Thursday, September 14, 2017
The Illinois Review Board took a more charitable view of an attorney's misconduct than did the Administrator and proposed a 60-day suspension
The Administrator charged Respondent in a one-count complaint with dishonestly misappropriating about $7,000 in escrow funds. Following a hearing at which Respondent was represented by counsel, the Hearing Board found that the Administrator had proven the charged misconduct, and recommended that, for his misconduct, Respondent be suspended for 60 days.
The Administrator filed exceptions, challenging the Hearing Board's sanction recommendation and asking the Review Board to recommend, instead, a six-month suspension. Respondent cross-appealed, challenging the Hearing Board's finding of dishonesty as well as its sanction recommendation, which he contends should be no more than censure.
The Review Board affirmed the Hearing Board's dishonesty finding, which was based largely on its credibility findings, to which the Review Board gave deference. The Review Board also found persuasive the Hearing Board's reasoning that the extensive and compelling evidence in mitigation indicated that Respondent would not engage in similar misconduct in the future. The Review Board thus concluded that a suspension of 60 days is commensurate with Respondent's misconduct, falls within the range of discipline that has been imposed for comparable misconduct, and is sufficient to serve the goals of attorney discipline; and that a longer period of suspension would be akin to punishment and would not benefit the public or legal profession.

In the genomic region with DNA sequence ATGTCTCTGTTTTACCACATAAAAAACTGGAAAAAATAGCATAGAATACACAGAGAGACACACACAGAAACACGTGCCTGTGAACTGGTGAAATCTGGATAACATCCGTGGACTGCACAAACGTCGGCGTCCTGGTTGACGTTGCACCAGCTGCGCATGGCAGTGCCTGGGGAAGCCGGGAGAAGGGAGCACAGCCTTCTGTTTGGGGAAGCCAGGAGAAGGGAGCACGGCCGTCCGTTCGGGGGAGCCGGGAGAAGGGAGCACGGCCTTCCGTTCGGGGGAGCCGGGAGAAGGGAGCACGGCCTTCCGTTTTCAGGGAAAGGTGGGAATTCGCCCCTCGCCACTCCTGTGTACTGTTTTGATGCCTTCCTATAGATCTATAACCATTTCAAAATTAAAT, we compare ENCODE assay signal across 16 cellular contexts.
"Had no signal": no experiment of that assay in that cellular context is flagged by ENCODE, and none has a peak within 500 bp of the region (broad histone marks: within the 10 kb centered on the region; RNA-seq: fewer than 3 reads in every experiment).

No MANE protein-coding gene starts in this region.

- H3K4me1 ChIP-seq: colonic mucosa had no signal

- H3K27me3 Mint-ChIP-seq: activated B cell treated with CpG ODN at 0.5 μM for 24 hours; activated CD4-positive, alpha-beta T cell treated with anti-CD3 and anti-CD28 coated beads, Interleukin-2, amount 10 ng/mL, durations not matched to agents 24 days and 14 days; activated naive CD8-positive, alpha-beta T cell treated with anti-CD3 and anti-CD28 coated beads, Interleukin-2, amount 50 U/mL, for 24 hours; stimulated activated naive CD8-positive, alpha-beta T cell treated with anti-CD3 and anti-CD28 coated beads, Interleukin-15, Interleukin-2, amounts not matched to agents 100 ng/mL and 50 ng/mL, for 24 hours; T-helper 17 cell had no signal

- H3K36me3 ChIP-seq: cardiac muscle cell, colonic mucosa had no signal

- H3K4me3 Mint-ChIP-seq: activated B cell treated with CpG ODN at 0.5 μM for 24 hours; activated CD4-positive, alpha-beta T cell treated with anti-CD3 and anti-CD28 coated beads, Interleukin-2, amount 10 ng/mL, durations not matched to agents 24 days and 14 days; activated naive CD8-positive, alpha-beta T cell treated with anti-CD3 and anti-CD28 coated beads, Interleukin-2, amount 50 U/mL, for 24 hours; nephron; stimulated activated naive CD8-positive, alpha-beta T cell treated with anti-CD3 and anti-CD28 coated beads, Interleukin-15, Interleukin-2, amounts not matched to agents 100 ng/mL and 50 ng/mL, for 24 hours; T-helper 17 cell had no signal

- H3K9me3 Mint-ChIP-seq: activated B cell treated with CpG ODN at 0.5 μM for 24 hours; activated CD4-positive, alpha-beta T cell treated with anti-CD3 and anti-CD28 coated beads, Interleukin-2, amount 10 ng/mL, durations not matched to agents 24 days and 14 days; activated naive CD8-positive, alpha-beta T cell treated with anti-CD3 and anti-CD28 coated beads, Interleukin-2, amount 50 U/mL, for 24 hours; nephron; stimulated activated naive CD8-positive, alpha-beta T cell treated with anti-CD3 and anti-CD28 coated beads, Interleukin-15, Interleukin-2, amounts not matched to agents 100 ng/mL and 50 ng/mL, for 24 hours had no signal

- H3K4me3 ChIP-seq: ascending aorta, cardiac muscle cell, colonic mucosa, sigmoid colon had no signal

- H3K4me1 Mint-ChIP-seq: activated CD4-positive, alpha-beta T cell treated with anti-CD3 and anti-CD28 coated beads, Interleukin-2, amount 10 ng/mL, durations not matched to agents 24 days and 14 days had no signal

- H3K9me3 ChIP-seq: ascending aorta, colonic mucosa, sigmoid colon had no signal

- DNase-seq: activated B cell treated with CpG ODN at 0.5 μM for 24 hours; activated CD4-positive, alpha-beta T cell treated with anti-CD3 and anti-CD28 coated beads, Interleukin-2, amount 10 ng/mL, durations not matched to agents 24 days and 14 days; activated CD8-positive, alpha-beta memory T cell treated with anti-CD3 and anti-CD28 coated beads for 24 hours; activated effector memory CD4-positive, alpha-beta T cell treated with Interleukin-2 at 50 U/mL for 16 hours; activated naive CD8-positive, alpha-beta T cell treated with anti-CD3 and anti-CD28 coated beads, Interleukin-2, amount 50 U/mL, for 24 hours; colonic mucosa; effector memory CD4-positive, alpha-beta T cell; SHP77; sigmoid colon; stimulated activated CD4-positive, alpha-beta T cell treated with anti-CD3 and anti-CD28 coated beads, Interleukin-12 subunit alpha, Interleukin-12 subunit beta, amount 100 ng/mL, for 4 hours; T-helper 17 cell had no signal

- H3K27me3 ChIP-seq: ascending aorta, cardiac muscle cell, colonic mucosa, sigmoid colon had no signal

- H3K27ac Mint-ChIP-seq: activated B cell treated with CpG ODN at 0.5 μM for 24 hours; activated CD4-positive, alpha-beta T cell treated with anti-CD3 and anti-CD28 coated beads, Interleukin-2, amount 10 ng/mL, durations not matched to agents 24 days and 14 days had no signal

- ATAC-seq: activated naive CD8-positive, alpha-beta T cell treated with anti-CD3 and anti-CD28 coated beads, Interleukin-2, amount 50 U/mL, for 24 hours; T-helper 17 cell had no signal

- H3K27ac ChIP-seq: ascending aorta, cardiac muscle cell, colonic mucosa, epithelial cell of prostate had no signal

We believe that the Hearing Board's analysis of the unique circumstances of this case, as well as of relevant authority, is exceptionally thorough and well-reasoned. The Hearing Board gave significant weight to the "extensive and compelling evidence in mitigation," including that:
this was an isolated instance of misconduct in an otherwise unblemished career;
the evidence did not show that Respondent intended to permanently deprive any individuals of their funds;
no individual suffered actual harm, and none of the buyers or sellers complained about Respondent's actions or testified on behalf of the ARDC;
Respondent promptly paid restitution long before the ARDC's involvement;
Respondent proactively recognized and remedied deficiencies in his law practice;
Respondent has ceased practicing law as a sole practitioner, is working as a non-equity partner in a law firm, and has closed his client trust account;
Respondent cooperated with the ARDC's investigation, and expressed remorse and took responsibility for his conduct;
Respondent engaged in pro bono and volunteer work, including "years of dedication" to his local school board; and
Respondent presented "compelling" character testimony.
(See Hearing Bd. Report at 14-17.)
Based on these factors, the Hearing Board was convinced that Respondent would not engage in similar misconduct in the future. Id. at 21. We are hard-pressed to find a flaw in its thoughtful analysis that would cause us to depart from its recommendation. We thus conclude that a suspension of 60 days is commensurate with Respondent's misconduct, falls within the range of discipline that has been imposed for comparable misconduct, and is sufficient to serve the goals of attorney discipline.